Mark Sunset Earliest December.png

9pm Sunday...

It's been 9 days since I last posted. Part of the reason (other than keeping busy at work) is the lack of stormy weather. As mentioned in the previous post this first half of December was looking drier than average. Sure enough...the 14 day anomaly across the western USA shows a very dry month SO FAR...


Temperatures have been running near average over the Pacific Northwest. Although wintertime inversions in some valleys/basins have given cooler than average (Pendleton, Tri-Cities)


Again, nothing too exciting. We had a pretty good easterly wind episode the first week of the month; Troutdale saw 7 consecutive days with gusts 35 mph or higher. That said, it is December and that sure isn't unusual. We've seen snow in the central/eastern Gorge twice now, although real marginal both times... the 2nd was last night. I had a wonderful day of light rain showers with the temperature between 33-36 degrees all day long (at home). Snowpack IS running near average in the Cascades which is great news. As I write this I see Hwy 26 through Government Camp has turned snowy again


A couple of notes...nowadays I spend time putting out shorter thoughts/maps etc... on Facebook, Twitter. It's much easier on a busy night to quickly post a model chart or other weather information there as opposed to a long blog posting. You can find me on Facebook as @marknelsenweather or Twitter as @MarkNelsenKPTV Also, we have a Northwest Weather Podcast.


Lots of fun! Just this past week the four of us (Brian MacMillan, Jeff Forgeron, Anne Campolongo, & I) discussed La Niña so far, Vista House wind, Solar Eclipses, & holiday plans for the weather center. Several weather folks having a jovial conversation...what could be better? You can find it here:

What's Ahead?

1- We are turning wetter now and should see more regular rainfall over the next 10-14 days. I don't see a significant dry spell (2+ days) between now and at least the middle of next week.

2- There's NO sign of real cold weather or lowland snow west of the Cascades for the next 10+ days. That bumps us up right against Christmas of course. My gut feeling is that we won't be seeing snow anywhere near the lowlands for Christmas Week (next Sunday through Christmas Day).

3- I don't see flooding or an especially stormy pattern for the next 7 days. Most of the weather systems moving inland are relatively weak; I'm not seeing big deep low pressure areas in the eastern Pacific. Of course that could change, but not this week.

I can explain both #1 and #2 just by showing you the 500 millibar forecast from the GEFS (GFS ensembles) for the next two weeks.  Red is above average heights, blue is below


It's a continuing train of weather systems moving west to east in a "zonal" flow. That's as opposed to a "meridional" flow which would lead to more north-south movement. Also notice there are no prolonged ridging episodes (dry weather). In this pattern it never gets cold because the chilly arctic air is bottled up to the north of the jet. You aren't going to get lowland snow in this setup. Look at the 850mb ensemble chart from the ECMWF model.

850mb temps ECMWF.PNG

I'm amazed that through the entire 2nd half of December there are almost no members (each line is one of 51 ensemble members) that drop below -7. That's about what we need for lowland snow in onshore flow. Very consistent westerly flow = mild.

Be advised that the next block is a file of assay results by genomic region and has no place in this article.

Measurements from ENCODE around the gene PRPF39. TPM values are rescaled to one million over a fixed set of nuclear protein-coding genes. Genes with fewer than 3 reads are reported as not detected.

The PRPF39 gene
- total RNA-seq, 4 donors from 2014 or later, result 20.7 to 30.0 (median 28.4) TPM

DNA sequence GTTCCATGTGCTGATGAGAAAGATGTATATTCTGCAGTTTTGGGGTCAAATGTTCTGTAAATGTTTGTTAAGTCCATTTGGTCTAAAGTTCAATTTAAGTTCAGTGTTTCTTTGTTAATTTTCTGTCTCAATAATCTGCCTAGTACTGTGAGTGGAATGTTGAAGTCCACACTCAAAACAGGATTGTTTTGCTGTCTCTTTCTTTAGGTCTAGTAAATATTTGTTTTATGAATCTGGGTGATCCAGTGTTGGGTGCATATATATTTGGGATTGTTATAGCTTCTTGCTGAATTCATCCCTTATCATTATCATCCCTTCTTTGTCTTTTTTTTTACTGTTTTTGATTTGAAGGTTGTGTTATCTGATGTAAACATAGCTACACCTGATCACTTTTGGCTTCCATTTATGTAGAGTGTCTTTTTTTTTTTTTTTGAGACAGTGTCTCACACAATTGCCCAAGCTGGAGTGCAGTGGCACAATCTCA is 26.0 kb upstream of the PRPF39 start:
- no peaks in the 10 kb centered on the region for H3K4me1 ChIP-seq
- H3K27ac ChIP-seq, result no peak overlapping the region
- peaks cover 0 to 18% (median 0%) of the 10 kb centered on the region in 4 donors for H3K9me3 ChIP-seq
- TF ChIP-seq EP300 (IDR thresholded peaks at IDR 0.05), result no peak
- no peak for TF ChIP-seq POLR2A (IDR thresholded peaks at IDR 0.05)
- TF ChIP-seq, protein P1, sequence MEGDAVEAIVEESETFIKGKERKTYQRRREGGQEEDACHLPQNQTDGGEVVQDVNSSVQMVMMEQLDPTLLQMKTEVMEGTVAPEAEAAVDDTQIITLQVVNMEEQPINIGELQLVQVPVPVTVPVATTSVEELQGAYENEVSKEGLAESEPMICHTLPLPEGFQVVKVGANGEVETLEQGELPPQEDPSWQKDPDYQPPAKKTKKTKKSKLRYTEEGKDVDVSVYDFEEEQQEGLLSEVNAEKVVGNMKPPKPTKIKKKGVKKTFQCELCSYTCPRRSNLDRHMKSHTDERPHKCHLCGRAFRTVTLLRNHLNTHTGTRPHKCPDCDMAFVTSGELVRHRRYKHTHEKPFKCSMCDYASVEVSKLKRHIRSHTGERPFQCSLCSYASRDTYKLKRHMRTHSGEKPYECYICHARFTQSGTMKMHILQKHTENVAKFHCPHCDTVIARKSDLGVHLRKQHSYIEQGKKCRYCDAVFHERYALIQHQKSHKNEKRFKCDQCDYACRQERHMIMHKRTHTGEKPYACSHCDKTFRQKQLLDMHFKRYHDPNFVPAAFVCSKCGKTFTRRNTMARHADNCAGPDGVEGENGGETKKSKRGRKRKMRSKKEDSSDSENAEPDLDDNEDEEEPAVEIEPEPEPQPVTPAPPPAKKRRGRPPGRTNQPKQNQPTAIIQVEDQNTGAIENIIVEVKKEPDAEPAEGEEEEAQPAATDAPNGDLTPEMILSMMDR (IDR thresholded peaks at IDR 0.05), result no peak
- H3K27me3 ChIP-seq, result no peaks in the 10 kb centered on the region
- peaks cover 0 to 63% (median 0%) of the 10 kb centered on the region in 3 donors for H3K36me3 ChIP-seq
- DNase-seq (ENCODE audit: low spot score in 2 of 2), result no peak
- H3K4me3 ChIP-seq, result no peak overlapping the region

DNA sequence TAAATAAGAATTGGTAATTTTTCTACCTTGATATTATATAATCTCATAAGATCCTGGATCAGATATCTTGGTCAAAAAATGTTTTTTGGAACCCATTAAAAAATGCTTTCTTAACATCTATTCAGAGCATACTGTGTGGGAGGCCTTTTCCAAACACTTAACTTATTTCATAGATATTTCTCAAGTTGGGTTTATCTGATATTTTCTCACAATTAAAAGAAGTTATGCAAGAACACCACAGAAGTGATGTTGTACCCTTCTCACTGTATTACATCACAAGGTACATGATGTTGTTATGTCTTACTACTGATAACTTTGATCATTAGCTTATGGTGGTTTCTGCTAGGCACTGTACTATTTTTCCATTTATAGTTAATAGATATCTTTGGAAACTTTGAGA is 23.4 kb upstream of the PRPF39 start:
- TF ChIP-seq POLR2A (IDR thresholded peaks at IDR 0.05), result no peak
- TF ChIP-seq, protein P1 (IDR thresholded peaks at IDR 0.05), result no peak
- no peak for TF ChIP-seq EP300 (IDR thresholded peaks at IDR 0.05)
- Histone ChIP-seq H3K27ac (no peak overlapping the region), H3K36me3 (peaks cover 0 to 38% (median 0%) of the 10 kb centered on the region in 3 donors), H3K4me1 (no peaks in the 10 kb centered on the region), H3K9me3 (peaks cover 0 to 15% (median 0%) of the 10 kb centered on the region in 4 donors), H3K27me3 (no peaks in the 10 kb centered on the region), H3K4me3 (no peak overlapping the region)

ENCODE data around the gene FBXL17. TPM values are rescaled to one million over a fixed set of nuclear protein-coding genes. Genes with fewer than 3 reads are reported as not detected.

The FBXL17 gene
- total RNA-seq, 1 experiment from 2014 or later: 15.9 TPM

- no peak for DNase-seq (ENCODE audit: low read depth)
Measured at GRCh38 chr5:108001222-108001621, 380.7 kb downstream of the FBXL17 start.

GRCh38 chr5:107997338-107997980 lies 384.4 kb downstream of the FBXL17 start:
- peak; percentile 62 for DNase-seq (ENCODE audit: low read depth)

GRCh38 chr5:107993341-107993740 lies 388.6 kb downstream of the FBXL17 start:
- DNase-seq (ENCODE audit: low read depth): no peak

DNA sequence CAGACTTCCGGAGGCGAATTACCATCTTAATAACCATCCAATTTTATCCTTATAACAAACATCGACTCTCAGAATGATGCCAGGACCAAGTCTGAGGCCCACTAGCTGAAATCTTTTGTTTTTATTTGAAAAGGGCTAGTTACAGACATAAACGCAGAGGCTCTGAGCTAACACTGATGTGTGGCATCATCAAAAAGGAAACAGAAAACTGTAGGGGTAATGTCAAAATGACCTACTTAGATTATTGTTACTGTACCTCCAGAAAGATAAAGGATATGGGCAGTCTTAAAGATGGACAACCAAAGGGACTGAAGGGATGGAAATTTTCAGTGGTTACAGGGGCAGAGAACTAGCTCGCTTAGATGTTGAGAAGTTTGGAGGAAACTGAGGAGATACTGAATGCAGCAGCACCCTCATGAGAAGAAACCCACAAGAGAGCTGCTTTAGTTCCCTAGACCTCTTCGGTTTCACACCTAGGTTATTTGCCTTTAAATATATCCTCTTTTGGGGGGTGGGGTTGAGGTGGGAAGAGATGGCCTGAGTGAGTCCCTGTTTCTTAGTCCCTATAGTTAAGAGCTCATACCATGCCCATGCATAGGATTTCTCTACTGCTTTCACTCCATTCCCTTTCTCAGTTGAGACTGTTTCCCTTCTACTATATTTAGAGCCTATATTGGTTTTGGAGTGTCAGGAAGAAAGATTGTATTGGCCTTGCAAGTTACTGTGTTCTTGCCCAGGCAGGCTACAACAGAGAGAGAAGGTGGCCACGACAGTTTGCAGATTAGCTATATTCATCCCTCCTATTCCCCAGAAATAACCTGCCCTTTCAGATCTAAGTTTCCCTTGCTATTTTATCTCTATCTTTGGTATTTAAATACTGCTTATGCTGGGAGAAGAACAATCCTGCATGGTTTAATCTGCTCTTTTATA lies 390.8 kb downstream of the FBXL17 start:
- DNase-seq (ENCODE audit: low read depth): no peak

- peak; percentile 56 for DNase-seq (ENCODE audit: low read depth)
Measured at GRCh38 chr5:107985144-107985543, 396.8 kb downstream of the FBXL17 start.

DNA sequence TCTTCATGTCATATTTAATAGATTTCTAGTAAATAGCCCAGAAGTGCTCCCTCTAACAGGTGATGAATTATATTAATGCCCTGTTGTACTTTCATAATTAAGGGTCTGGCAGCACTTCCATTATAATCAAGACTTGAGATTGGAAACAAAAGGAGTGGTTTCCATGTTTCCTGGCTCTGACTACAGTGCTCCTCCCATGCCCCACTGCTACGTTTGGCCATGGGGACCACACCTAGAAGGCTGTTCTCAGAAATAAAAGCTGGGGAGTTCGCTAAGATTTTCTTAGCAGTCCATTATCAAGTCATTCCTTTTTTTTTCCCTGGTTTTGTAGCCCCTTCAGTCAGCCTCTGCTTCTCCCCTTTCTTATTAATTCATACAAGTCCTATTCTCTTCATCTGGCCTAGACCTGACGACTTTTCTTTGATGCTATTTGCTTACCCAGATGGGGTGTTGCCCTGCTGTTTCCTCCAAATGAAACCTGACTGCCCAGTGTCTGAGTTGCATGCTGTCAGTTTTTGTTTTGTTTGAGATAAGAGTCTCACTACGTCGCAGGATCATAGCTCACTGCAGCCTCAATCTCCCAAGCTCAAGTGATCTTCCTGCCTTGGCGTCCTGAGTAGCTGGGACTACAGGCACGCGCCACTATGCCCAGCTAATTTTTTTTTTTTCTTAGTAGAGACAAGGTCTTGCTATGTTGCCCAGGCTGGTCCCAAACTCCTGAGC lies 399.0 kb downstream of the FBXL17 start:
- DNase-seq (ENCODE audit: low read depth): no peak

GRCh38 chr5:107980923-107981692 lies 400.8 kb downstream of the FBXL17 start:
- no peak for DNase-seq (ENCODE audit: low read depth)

Confirmation comes from the ECMWF ensemble forecast of Portland snowfall the next two weeks (through Sunday the 28th). Not a single member tries for 2" or more snow.


There are hints that Christmas Week might be a bit drier than this week and coming weekend. You see quite a few more gaps in 24 hour precipitation totals during the 2nd week.


What About La Niña? Shouldn't Weather Be Wilder at This Point?

No, not necessarily. Remember that La Nina doesn't guarantee lowland snow, and it sure doesn't guarantee lowland snow and stormy weather between November 1st and January 1st. For all we know we've got crazy wild weather action coming in January or February! For fun I looked back through the last 8 La Nina winters to see what happened. Some start just like this...mild and dry-ish. My brief notes on each.

2017- A boring November, dry ridging 1st half of December. No decent skiing until Christmas Vacation

2016- Crazy and wild ride. At this point we had just gone through an ice storm and were preparing for a 2pm arrival (December 14th) of a snow storm. Everyone hit the road at the same time and you remember what happened. I always remember the date 12-14-16.

2011- Stormy November, Dry December. Then a big atmospheric river wipes out quite a bit of snow on Mt. Hood right after Christmas. January 2012 following was stormy

2010- Stormy November, arctic air at Thanksgiving

2008- Boring November, dry December start. Arctic blast arrives right about now (Dec. 14th). Two weeks of snowy mayhem followed...

2007- Boring/dry/mild November, huge coastal storm and widespread flooding just north/west of metro early December. A series of colder storms began in mid December bringing feet of snow to the foothills and many feet the rest of winter to the Cascades

2000- Nothing all that interesting, cold/dry November, in fact entire winter was dry-ish. Didn't fit La Nina pattern at all

1999- Warm & wet November

1998- Very wet November and December, arctic blast around December 17th

1995- Warm and wet November, stormy December included the last major regional windstorm (12-12-95)

You can see this current year isn't a very good fit for any the last 10 La Nina winters. Maybe similar to the last one 2017-2018? Interesting...

That's it for now, enjoy the rainy weather. Best chance for some dry is tomorrow and maybe sometime between Thursday showers and renewed rain on Saturday...possibly Friday.

Chief Meteorologist Mark Nelsen

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